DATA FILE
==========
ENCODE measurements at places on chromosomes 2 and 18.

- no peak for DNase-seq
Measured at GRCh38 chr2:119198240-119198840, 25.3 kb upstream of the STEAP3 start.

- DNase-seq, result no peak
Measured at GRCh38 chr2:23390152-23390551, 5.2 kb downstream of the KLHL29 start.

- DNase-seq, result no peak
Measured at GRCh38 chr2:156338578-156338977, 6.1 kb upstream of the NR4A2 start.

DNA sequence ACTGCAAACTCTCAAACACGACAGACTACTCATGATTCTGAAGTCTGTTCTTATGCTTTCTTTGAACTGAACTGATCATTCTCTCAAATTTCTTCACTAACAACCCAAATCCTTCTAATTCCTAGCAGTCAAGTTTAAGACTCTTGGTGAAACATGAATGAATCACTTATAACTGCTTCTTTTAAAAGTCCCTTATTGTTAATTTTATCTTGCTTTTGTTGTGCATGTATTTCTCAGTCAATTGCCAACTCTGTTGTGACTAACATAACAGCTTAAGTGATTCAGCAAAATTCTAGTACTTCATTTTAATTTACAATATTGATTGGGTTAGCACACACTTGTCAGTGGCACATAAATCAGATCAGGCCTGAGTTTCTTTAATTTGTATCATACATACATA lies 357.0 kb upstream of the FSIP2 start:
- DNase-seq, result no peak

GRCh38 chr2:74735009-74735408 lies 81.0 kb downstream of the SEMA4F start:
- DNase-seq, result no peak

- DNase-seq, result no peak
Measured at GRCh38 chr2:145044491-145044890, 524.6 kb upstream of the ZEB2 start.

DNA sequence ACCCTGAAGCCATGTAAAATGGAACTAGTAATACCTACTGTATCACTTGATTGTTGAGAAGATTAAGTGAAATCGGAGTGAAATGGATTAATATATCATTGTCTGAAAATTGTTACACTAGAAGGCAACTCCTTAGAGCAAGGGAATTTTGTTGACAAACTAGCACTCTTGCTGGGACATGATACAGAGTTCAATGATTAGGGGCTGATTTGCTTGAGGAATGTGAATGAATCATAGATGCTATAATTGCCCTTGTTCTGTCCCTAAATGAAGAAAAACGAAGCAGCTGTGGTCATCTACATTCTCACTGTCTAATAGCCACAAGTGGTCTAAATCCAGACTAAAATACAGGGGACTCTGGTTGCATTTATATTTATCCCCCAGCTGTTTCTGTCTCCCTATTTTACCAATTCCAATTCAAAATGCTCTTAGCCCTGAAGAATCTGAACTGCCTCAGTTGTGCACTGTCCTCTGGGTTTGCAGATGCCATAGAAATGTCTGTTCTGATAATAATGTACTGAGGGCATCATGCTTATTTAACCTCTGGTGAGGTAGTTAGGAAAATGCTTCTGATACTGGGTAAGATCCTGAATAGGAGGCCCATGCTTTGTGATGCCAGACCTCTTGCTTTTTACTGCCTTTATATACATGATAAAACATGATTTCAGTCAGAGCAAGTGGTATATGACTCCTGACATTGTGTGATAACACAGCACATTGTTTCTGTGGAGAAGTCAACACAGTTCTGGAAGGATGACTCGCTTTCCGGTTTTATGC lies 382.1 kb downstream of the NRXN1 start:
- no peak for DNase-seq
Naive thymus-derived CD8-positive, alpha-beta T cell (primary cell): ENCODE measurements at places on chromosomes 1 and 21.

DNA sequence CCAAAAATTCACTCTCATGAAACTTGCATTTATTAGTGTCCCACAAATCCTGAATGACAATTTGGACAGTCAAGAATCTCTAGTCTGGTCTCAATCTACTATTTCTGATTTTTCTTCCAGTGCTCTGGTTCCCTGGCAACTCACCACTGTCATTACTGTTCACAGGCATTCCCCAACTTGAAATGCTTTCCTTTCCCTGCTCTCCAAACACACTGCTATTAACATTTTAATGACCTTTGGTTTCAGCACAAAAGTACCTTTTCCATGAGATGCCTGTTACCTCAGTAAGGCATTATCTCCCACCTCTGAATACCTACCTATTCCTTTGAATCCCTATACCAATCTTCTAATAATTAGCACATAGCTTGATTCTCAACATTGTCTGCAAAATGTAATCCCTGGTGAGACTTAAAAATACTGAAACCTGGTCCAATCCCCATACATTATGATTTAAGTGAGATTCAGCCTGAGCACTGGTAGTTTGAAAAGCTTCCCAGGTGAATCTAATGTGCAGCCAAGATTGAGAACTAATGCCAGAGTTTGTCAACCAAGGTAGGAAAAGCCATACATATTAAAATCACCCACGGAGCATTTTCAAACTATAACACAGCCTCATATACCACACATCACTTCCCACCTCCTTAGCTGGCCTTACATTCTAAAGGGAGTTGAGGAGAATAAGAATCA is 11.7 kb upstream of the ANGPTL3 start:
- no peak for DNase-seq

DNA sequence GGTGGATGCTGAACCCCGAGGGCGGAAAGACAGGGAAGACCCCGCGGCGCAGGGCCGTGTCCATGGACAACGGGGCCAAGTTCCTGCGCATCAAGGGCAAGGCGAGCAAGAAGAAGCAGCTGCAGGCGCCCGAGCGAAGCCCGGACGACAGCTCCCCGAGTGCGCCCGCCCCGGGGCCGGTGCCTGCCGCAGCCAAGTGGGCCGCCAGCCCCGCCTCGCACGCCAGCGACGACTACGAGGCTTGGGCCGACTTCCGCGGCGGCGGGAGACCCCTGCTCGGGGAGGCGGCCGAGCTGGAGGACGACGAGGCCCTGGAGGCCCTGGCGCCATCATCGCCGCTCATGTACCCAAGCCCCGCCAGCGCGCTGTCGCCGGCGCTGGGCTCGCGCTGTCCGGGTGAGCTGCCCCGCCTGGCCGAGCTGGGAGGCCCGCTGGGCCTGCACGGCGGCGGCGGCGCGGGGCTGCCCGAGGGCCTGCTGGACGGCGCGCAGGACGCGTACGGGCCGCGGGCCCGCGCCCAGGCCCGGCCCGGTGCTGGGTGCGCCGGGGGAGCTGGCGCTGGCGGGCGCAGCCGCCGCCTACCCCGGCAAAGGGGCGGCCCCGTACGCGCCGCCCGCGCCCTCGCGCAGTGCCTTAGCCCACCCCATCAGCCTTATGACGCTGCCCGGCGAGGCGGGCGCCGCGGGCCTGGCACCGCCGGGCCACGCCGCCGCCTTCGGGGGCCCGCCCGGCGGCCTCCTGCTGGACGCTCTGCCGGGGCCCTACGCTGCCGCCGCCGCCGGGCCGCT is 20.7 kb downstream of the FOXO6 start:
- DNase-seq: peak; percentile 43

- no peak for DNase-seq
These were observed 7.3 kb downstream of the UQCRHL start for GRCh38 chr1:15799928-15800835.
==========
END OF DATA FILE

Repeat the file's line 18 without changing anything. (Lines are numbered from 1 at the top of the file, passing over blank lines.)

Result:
- no peak for DNase-seq